Weyburn is one such site, an oilfield found in 1955 that CO2 has been injected into since 2000 to get more oil out of. However, it’s also a test CCS scheme, that was intended to store 30 million tonnes of CO2 by the time it was closed down. Pressure in the rocks has increased by a third since CO2 injection started. Microseismic testing from 2003 to 2010 found around 100 events, but surprisingly another 92 after CO2 injection was stopped and the well shut in after that. Though Weyburn hasn’t shown any signs of leakage, the geologists think the extra pressure has triggered microseismic events in small faults in the rock. Larger faults would be a leakage risk, and must therefore be checked for before picking CCS sites.
In Salah is another site where CO2 is stripped from natural gas and has been injected into water-containing rock in the gas reservoir since 2004. Though 3.85 million tons of CO2 have been stored, the water and gas parts of the reservoir don’t seem to be well linked. That means pressures can build up, which has caused thousands of microseismic events, raising the ground several centimetres at the surface. That’s because the pressure is further breaking a network of fractures that existed there before CO2 injection.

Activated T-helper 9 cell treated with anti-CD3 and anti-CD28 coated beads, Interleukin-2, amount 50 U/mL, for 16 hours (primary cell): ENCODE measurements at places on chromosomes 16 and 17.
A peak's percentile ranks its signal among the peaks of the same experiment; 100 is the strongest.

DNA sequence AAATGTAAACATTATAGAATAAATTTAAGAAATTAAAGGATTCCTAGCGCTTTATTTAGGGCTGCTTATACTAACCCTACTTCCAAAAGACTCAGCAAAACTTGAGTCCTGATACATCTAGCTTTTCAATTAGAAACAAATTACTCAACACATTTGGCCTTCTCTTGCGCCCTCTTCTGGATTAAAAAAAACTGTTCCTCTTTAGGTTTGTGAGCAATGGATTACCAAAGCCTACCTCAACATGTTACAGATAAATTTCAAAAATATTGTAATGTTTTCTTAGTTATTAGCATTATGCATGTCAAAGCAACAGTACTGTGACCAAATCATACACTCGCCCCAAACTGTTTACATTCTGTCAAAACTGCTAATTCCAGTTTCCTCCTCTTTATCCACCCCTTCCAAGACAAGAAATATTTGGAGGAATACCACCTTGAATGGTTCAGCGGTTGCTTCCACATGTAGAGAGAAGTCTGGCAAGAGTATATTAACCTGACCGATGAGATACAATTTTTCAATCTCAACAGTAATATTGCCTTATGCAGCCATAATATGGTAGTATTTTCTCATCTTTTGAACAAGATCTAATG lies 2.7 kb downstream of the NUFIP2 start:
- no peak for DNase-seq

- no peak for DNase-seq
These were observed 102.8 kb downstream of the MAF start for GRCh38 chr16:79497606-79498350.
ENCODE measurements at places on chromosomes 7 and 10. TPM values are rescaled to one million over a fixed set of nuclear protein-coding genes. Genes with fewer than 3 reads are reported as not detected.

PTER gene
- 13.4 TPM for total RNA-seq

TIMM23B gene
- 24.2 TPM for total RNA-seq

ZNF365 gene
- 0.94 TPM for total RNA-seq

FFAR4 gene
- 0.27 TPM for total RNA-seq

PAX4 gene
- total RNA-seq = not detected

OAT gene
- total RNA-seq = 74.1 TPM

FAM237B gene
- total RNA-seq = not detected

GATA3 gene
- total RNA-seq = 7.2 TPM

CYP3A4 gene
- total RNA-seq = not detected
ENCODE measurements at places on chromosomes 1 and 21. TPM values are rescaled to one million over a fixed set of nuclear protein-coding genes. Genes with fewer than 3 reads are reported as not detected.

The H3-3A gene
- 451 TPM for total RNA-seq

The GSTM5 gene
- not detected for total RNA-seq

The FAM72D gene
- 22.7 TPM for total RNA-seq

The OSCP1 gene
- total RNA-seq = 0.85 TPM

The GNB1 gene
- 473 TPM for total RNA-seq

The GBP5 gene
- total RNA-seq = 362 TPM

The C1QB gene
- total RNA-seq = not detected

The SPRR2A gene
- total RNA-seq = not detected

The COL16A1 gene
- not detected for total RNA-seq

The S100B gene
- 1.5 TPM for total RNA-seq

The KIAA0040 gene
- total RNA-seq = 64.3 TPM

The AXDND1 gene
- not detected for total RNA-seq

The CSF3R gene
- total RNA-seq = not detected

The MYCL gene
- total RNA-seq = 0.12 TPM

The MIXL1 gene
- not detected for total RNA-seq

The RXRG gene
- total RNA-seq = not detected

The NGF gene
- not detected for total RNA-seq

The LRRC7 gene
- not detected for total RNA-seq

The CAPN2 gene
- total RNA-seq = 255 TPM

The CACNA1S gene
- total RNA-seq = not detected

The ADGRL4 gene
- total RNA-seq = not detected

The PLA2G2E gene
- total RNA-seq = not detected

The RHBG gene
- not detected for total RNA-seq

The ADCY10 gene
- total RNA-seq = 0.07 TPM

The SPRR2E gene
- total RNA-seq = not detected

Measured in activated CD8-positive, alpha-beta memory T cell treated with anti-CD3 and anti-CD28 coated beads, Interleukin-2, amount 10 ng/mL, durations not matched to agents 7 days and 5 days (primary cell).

It will be important to catch such problems in advance to avoid significant leakage if CCS becomes more widespread, James underlines. ‘All CCS sites will be different,’ he says. ‘This doesn’t mean that CCS will or will not work, but it means we need to make the effort to adequately characterise every site from a geomechanical perspective prior to injection, and to monitor them during injection to make sure they are behaving as we expect them to.’
James P. Verdon, J.-Michael Kendall, Anna L. Stork, R. Andy Chadwick, Don J. White, and Rob C. Bissell (2013). Comparison of geomechanical deformation induced by megatonne-scale CO2 storage at Sleipner, Weyburn, and In Salah Proceedings of the National Academy of Sciences of the USA DOI: 10.1073/pnas.1302156110